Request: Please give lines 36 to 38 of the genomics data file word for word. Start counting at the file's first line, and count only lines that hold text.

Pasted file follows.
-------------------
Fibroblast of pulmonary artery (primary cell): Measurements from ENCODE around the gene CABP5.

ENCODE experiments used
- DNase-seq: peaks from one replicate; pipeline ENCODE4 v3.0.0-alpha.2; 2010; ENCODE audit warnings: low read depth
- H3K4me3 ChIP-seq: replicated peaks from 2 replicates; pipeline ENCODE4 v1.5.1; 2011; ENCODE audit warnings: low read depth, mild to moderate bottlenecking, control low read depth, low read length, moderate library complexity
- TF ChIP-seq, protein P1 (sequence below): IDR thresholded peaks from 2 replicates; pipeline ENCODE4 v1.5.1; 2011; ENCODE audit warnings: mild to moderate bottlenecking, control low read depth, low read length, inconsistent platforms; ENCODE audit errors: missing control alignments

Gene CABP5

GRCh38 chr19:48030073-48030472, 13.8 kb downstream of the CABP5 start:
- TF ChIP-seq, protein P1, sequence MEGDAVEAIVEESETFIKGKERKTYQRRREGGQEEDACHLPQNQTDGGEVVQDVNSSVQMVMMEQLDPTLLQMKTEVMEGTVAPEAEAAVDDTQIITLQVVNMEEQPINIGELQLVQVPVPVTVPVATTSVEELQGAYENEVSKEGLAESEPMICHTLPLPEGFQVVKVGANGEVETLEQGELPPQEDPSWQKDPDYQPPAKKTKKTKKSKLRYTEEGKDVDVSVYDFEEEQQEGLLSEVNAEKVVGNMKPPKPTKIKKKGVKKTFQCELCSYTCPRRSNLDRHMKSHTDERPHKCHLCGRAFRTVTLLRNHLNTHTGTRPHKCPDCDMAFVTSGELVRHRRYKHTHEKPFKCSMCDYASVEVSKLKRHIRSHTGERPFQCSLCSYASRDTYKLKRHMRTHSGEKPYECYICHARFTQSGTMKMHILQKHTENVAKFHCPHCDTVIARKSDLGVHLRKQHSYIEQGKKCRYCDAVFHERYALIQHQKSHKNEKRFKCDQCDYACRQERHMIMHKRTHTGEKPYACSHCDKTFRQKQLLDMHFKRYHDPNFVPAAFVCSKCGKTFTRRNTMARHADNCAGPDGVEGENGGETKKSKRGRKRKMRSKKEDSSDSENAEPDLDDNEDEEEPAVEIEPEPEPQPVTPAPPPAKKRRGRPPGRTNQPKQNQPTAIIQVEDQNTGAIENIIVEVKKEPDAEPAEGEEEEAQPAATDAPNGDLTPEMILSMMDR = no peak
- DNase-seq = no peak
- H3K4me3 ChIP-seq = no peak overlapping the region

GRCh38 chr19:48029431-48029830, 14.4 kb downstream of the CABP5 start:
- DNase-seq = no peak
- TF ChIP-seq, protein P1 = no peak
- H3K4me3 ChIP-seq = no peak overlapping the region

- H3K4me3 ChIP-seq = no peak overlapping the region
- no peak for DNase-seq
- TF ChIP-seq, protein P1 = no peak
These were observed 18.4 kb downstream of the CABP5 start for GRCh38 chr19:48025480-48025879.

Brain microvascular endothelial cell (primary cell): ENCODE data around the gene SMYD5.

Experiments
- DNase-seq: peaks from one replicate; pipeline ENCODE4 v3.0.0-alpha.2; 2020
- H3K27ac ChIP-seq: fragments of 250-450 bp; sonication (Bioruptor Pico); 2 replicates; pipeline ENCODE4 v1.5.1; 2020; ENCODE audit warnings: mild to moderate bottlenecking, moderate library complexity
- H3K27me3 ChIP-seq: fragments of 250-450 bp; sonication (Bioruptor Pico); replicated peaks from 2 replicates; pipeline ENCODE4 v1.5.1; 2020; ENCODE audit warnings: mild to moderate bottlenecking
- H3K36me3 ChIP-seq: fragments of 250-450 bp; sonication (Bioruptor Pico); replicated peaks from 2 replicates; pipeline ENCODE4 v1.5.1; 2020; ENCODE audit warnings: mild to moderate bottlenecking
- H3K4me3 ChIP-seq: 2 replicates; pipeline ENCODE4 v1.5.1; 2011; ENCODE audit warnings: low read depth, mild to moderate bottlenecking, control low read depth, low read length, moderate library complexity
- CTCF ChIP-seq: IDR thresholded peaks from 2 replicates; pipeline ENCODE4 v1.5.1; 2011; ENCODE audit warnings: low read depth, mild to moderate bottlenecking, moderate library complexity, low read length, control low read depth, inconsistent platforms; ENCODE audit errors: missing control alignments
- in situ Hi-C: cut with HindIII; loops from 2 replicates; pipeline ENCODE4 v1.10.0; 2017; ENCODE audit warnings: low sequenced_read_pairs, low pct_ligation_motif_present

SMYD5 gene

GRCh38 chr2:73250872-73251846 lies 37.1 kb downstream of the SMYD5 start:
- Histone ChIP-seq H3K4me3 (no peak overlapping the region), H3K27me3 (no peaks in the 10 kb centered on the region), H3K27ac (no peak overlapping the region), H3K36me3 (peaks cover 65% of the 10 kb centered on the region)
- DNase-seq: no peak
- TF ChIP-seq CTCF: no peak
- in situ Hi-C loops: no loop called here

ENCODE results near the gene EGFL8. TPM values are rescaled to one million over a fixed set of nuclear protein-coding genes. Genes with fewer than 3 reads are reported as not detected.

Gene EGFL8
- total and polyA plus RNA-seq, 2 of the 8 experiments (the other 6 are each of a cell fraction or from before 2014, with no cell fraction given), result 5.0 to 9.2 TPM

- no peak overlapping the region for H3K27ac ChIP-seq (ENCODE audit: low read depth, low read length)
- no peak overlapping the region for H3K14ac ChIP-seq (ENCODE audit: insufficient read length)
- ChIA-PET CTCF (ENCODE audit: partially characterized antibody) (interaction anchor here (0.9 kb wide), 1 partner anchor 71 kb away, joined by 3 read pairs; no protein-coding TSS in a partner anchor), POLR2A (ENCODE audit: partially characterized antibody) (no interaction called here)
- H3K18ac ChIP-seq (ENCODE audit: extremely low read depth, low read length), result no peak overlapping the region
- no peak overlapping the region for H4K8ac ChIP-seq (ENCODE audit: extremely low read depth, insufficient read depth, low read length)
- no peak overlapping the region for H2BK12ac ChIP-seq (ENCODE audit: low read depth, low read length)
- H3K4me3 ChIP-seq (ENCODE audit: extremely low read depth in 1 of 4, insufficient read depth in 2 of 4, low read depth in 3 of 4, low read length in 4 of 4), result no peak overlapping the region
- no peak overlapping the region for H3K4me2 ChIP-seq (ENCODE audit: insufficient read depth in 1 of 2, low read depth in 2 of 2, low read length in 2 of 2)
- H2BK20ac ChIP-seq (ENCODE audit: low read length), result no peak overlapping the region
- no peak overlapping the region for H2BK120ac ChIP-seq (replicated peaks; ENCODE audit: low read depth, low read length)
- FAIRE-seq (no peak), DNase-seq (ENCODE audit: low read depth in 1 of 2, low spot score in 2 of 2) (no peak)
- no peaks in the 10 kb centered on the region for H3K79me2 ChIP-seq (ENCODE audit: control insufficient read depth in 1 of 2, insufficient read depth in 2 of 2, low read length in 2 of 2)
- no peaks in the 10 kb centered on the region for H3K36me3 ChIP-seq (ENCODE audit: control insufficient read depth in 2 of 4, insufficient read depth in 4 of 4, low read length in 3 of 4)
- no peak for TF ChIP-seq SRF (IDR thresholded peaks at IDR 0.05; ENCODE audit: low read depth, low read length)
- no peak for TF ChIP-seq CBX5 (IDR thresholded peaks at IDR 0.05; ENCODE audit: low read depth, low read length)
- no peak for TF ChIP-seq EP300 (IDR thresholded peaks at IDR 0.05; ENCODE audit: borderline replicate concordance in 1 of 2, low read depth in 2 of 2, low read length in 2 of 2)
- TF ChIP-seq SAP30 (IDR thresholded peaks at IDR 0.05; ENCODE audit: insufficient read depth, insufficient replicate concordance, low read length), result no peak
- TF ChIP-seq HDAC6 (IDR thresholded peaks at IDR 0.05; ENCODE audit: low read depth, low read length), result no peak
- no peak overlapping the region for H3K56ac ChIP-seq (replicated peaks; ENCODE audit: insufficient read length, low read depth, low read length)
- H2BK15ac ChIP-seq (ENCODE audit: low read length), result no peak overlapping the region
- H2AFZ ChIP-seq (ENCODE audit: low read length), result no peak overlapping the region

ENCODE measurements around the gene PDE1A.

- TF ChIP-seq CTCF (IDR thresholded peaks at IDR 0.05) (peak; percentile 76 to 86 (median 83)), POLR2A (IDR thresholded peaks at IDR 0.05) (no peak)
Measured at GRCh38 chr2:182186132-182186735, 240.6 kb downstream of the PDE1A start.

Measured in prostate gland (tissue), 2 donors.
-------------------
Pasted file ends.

- total and polyA plus RNA-seq, 2 of the 8 experiments (the other 6 are each of a cell fraction or from before 2014, with no cell fraction given), result 5.0 to 9.2 TPM

- no peak overlapping the region for H3K27ac ChIP-seq (ENCODE audit: low read depth, low read length)
- no peak overlapping the region for H3K14ac ChIP-seq (ENCODE audit: insufficient read length)